TALE FROM AN OUTHOUSE

Back in The Day

outhouse

 

The Old Hand  writes (having changed the names in this story, to protect both the innocent and the guilty) :

“Miss Fisk had a small 3.2 bar just outside the town limits — clean, quiet, befitting the gray-haired, innocent looking old lady. She lived in the far end of the building: a small kitchen/office, and her bedroom.

“She treated the barroom itself as her living room. Wipe your feet on the mat before entering. A small oak bar, 10 stools, three booths, and six tables. There was the front door, and a door leading to her living quarters, and a door with a restroom sign above it.

“But once you went through that door with the restroom sign, you were outside in the parking lot and about a hundred feet from a gray, wooden, two-holed outhouse. There weren’t too many bars left that didn’t have inside facilities, but Miss Fisk did not like the idea of cleaning an inside restroom.

“Her clientele was carefully picked. She allowed no rowdies, no drunks, no one she suspected of spending money on liquor when his family was going hungry, no unescorted females; there was no swearing, no Bible thumping, and no children. And once she banned you, you were banned for life.

“Since there was never many customers in her place, you had to wonder how she made ends meet — but she had her ways. For instance, there were the poker games, big stakes, that started every Saturday afternoon. The house took a draw out of each pot. And when the chaff got separated from the wheat, this sweet old lady sat in and showed the boys how to play poker.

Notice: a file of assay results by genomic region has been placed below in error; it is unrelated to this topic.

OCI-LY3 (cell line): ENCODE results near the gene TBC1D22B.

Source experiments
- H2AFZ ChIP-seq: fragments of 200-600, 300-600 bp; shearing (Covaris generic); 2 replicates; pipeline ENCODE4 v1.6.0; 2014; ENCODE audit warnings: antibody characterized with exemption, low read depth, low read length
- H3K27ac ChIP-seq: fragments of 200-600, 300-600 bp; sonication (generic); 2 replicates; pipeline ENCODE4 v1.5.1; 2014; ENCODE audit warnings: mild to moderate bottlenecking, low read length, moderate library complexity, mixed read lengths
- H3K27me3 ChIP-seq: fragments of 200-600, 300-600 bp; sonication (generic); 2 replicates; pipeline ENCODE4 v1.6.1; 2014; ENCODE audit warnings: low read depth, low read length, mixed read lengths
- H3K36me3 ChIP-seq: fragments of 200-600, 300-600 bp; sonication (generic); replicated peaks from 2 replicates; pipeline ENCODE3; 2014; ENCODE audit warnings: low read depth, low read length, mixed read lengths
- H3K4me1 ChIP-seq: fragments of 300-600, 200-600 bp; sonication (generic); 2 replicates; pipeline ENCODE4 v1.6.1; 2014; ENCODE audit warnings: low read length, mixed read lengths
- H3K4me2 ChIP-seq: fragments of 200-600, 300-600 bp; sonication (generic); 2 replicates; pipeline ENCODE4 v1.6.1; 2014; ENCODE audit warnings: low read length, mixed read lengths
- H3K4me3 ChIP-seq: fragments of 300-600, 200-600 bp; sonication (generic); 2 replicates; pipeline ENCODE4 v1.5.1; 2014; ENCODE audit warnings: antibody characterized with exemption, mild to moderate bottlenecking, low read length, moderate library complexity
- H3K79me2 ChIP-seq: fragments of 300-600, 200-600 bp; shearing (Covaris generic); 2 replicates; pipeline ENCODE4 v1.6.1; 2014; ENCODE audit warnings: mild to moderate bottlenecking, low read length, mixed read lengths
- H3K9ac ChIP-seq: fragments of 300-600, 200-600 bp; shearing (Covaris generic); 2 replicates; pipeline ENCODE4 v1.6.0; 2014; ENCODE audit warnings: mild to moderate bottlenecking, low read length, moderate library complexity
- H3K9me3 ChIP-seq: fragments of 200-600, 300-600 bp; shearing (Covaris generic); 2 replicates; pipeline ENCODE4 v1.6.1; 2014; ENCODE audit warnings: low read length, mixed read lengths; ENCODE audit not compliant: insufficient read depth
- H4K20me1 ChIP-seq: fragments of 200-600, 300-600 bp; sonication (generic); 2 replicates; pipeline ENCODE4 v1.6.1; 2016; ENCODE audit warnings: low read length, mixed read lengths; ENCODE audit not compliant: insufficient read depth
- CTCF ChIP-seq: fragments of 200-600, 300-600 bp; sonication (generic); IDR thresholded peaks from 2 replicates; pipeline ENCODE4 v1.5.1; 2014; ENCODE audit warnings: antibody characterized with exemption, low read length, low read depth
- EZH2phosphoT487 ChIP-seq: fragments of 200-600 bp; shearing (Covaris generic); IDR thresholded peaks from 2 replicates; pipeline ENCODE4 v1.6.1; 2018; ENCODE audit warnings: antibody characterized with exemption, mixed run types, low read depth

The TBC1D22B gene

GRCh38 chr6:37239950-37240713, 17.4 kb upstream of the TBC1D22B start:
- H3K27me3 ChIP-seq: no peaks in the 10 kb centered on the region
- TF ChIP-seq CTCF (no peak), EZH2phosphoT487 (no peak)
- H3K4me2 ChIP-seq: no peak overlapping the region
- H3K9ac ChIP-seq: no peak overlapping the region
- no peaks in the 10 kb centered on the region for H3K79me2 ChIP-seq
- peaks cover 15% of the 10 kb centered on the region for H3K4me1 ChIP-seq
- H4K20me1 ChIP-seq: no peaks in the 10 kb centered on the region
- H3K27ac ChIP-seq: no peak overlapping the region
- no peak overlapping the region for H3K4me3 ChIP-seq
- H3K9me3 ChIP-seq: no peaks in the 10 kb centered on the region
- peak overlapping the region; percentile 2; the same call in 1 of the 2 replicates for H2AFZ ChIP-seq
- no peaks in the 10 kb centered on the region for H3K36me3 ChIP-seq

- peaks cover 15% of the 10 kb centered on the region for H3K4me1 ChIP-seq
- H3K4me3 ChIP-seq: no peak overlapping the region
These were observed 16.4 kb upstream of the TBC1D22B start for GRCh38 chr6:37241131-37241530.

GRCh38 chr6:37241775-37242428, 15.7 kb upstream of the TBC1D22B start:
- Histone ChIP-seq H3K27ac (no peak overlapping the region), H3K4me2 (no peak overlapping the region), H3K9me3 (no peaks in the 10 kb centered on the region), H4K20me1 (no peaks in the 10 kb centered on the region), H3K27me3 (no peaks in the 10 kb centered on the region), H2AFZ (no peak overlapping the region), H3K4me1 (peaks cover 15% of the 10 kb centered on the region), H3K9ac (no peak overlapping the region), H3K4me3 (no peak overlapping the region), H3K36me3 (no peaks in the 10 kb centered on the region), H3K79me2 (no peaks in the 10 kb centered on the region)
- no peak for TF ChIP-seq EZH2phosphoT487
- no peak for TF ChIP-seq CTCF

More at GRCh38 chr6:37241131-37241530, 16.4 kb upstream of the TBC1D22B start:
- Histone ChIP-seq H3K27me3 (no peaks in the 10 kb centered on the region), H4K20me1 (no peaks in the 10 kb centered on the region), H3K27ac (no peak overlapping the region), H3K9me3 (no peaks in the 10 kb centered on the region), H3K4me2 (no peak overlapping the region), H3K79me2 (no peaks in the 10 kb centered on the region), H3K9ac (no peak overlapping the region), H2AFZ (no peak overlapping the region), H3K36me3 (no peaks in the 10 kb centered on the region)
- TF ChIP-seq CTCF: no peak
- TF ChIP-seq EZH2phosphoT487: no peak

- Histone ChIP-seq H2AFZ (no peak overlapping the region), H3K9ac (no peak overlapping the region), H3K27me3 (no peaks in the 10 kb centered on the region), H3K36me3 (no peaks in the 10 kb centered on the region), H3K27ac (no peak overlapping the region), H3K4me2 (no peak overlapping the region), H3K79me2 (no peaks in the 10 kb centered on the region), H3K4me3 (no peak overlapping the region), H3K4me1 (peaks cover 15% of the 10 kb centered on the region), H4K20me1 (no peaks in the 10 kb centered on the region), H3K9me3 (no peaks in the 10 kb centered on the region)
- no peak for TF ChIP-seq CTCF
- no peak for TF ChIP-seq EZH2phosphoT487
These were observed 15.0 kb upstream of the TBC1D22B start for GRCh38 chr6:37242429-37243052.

“Then there was the Minnesota liquor law. Only liquor stores could sell whiskey by the bottle, and liquor stores closed at 8 p.m. six nights and never opened on Sunday. That left a lot of hours for thirsty people who wanted to buy more whiskey.

“Now, a 3.2 bar couldn’t sell even a glass of strong beer, let alone a shot of whiskey, and heaven forbid a bottle of whiskey — but Miss Fisk saw a need and filled it. She pushed more illegally sold bottles out the back door during the off-hours than the Judge’s liquor store in town ever hoped to sell legally. And for a bigger profit, tax-free.

Gros Jean, the township marshal, knew of all this, but he would never do anything about her sidelines, because he figured, like everyone, that she was filling some valuable needs for the community. Plus, he had been unopposed in his running for office for almost two decades, and he liked his job. It supplied him with a good living and a new car every few years.

“It was the last new car that got Bantam Denis the idea that maybe there was more to the job than just the salary, so Banty decided to run against Gros Jean. A week or so before the election, he stopped into Miss Fisk’s bar, and even though he had been banned several years before, he ordered a beer. He was refused. So he went and dumped everybody’s glass of beer on the floor as he ranted as to how, when he was elected, he would stop the Saturday poker games and stop her back-door peddling of whiskey, maybe even take away her 3.2 license. Unless! He went and whispered something in her ear.

“In spite of the fact that the kickback he wanted from her was less than what she was paying Gros Jean, she held the door open while several customers threw Banty out.